All you need is love, according to the Beatles. The notion makes for a great song, but unlike in real life – and certainly in books – it’s not always enough.
I’ve written 23 historical romance novels, most under the name Judith Stacy www.JudithStacy.com, and can say that “love” is only a portion of what it takes to create a successful love story. Things like internal and external conflict, the setting, dialogue, story arc all play a part in putting together a satisfying read.
The hero in a romance novel is a key component in the success of the book. He must be many things to satisfy the savvy romance reader.
First, the hero must be the alpha-male in the story. Strong, determined, a leader of men. He has to be smart and financially secure (wealthy works for me!). The hero also needs the guy-next-door quality that allows him to listen – yes, actually listen – to the heroine’s problems and concerns, to comfort her and ease her troubles.
Putting all those facets together to make the perfect male is one of the things I like best about writing romance novels. Let’s face it, it isn’t often we get the chance to craft a perfect man!
All that changed when I started writing mystery. The series debuted with HANDBAGS AND HOMICIDE and featured fashion sleuth Haley Randolph as a 24 year old having a big-time quarter-life crisis. I gave her a love interest, Ty Cameron, a handsome, wealthy, business mogul who owns the department store chain where Haley works.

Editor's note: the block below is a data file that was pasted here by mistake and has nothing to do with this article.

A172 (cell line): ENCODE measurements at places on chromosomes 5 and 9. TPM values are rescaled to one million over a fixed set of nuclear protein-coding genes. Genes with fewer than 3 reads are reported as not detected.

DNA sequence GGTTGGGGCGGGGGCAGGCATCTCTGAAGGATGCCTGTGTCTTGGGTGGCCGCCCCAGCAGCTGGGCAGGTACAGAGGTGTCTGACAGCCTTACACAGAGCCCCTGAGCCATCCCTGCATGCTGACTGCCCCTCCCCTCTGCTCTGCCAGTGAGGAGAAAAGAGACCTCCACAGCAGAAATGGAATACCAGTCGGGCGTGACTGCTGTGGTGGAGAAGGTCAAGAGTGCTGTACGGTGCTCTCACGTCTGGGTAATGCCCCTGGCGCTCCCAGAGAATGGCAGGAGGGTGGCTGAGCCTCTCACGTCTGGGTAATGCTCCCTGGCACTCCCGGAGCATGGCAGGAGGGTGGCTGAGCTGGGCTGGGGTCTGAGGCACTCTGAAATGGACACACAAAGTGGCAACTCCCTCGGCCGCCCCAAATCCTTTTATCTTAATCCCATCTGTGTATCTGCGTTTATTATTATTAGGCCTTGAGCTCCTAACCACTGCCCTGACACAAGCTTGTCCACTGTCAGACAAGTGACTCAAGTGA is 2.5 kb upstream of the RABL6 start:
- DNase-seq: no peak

I quickly realized I couldn’t conclude the relationship between Ty and Haley in the first book. I had a three-book deal with Kensington. This was a series and Ty had to be a continuing character. I had to keep the conflict between them going.
That meant Ty couldn’t be a typical romance hero. To my mind, he had to have more than the limited number of flaws allotted to a romance hero. Yet, somehow, I had to make the romance element of the book appeal to my largely female readership. I decided to take the tried-and-true elements of a romance hero and assign them to other characters in my mysteries.
Ty is the smart, financially secure (wealthy still works for me!) guy. I gave the alpha-male aspect of a romance hero to Jack Bishop, the bad-boy private detective who helps Haley with her cases. Detective Shuman, the homicide detective, plays the role of guy-next-door.
This formula has worked well through the second book in the series, PURSES AND POISON, which has a particularly strong romantic sub plot. In SHOULDER BAGS AND SHOOTINGS, which will be released in July, the romantic sub plot thickens with the addition of an ex-boyfriend, and a new mystery man in Haley’s life.
Readers are quick to express their opinions on which man Haley should end up with. Some say she should dump Ty and date private eye Jack. Others think the boyish Detective Shuman would better complement Haley’s personality. Still others (wealthy works for them too, I guess!) insist she should stay with Ty, despite his many flaws.
So what do you think? Which guy would you choose for yourself? The tough guy, the nice guy, or the wealthy guy?
Or would you stick with the Beatles and decide that all you need is love?
Happy Valentine’s Day!
Financially independent, wealthy
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